Red Card Roberts |

Red Card Roberts

Amy Roberts, Record columnist

I took a CrossFit class once. I couldn’t walk for a week. The day after this class (insert "torture session" here), my arms were so numb I couldn’t even brush my teeth. I just squirted some toothpaste into my mouth and hoped for the best.

Given my experience, I cannot imagine doing CrossFit with any degree of frequency. And I definitely can’t imagine doing it for a living, or hoping to get good enough to actually compete in it. But people do. People like Park City resident Chris Spealler, who owns CrossFit Park City in the Jeremy Ranch area.

Chris has been a certified CrossFit instructor for more than four years. He opened his own studio in 2009 after teaching CrossFit for a few years elsewhere. According to Chris, his classes cater to everyone with a desire to be there.

"At CrossFit Park City, we specialize in not specializing. A lot of people do sport-specific training but they don’t really need to. We believe in variety for fitness. Routine is the enemy. I have clients who are Olympians, soccer moms and weekend warriors. Because everyone works at their personal version of 100 percent, it’s really something anyone can do."

In fact, nationwide tens of thousands have jumped on the CrossFit bandwagon and it’s been deemed the unofficial ‘it’ fitness craze of the year.

The sport is a combination of 10 modalities: stamina, power, strength, endurance, agility, accuracy, balance, flexibility, coordination and speed. There are about 50 basic exercises that are mixed and matched to create the workout of the day and every day is different.

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And though it’s considered a workout, Chris, who was a wrestler in college, started doing CrossFit because he missed competing. "Working out is fine, but I would get bored at the gym. CrossFit is more like a sport than a workout, and that’s what’s appealing to me."

Appealing to him and thousands of other people who will be in L.A. this coming weekend competing in the fifth annual CrossFit Games. Of all the competing athletes, Chris is the only one to have qualified and competed in all five games. And he’s seen some big changes since the games’ inception.

"In 2007 there were only about 60 people competing and it was held on a private ranch in the middle of nowhere. Now it’s a worldwide competition with 25,000 competitors."

In the games’ quest to find "the fittest on earth," competitors have to prove that they are not only fit, but also capable of handling the unknown. No one knows what the events will be and they change every year. The best movements to test for fitness are a combination of gymnastics, power lifting, Olympic lifting, jumping rope, climbing ropes, lengthy runs, and a vast amount of pure grunt work such as getting sandbags over a wall. But athletes never know what is required until the competition starts.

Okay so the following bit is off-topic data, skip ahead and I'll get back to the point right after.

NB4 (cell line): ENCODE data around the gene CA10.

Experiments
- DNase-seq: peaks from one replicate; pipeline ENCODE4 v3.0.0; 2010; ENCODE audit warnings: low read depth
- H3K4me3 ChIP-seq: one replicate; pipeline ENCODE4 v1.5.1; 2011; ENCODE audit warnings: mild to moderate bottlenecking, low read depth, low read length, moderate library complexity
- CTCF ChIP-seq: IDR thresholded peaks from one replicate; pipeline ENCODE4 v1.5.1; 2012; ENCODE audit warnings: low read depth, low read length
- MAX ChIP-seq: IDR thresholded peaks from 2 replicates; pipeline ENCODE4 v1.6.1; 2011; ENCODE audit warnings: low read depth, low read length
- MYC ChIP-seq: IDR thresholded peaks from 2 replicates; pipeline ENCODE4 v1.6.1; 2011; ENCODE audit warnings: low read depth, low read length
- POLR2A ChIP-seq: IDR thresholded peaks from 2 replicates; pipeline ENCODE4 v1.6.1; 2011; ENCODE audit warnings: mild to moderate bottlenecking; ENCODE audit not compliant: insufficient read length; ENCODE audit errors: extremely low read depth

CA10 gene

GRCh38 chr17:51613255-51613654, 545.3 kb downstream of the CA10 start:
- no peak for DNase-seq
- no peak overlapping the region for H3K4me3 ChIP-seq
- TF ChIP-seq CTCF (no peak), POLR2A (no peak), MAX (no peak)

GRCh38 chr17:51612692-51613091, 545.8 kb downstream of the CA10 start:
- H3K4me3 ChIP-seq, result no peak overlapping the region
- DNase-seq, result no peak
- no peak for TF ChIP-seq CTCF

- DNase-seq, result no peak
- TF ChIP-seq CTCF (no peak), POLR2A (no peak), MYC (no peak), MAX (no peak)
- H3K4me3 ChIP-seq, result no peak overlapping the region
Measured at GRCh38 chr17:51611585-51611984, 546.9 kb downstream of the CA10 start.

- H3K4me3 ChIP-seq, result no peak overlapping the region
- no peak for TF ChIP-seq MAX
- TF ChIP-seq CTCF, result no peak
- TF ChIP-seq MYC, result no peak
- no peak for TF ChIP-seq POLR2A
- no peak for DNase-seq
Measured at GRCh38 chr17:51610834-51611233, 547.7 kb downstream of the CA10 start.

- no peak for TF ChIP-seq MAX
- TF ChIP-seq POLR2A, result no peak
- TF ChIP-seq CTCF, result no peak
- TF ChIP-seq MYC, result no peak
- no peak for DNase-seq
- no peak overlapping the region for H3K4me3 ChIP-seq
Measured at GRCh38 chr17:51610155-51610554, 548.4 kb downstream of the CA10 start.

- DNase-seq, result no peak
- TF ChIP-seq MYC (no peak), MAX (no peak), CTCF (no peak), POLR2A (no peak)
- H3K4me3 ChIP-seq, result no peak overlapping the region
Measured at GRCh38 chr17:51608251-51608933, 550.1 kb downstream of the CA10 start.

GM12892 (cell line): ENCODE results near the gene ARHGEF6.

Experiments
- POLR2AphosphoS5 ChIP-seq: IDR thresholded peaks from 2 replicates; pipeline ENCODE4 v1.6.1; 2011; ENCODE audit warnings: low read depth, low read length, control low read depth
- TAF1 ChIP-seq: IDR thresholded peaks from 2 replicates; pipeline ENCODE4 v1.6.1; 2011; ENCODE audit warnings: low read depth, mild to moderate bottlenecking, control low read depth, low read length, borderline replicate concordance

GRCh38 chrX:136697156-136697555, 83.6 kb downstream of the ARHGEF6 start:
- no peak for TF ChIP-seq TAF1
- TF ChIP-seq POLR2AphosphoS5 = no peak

"You really have to be prepared for everything," Chris says. And he believes he is. "The work is done. Now I have to go and focus on what I have to do. I feel good. I’m prepared; I’ve worked hard all year. I just have to bring my A game."

Considering the winner walks away with a cool $250,000, I hope he brings his A+ game. And after talking to him, I’m pretty sure he will. "The only way I can win is if I allow myself to believe I can win, and never compare myself to any of the other athletes. If I compare myself to others, I will only be as good as they are. I want to be the best."

If you’d like to cheer Chris on, the CrossFit Games can be viewed live online at . There will be three separate streams starting Friday morning, July 29, going all the way through to the closing ceremonies on Sunday afternoon, July 31.

Knowing how hard these workouts can be, I just hope Chris packs a few mints.

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Amy Roberts is a freelance writer, public-relations guru and globe-trotting thrill seeker. In a former life she worked in TV news, both as a reporter and sports anchor. She has bagged peaks on six continents, kayaked the Zambezi and Nile rivers, swam with great white sharks in South Africa and tracked mountain gorillas in Rwanda. She was once very nearly sold for 2,000 camels while traveling through Morocco.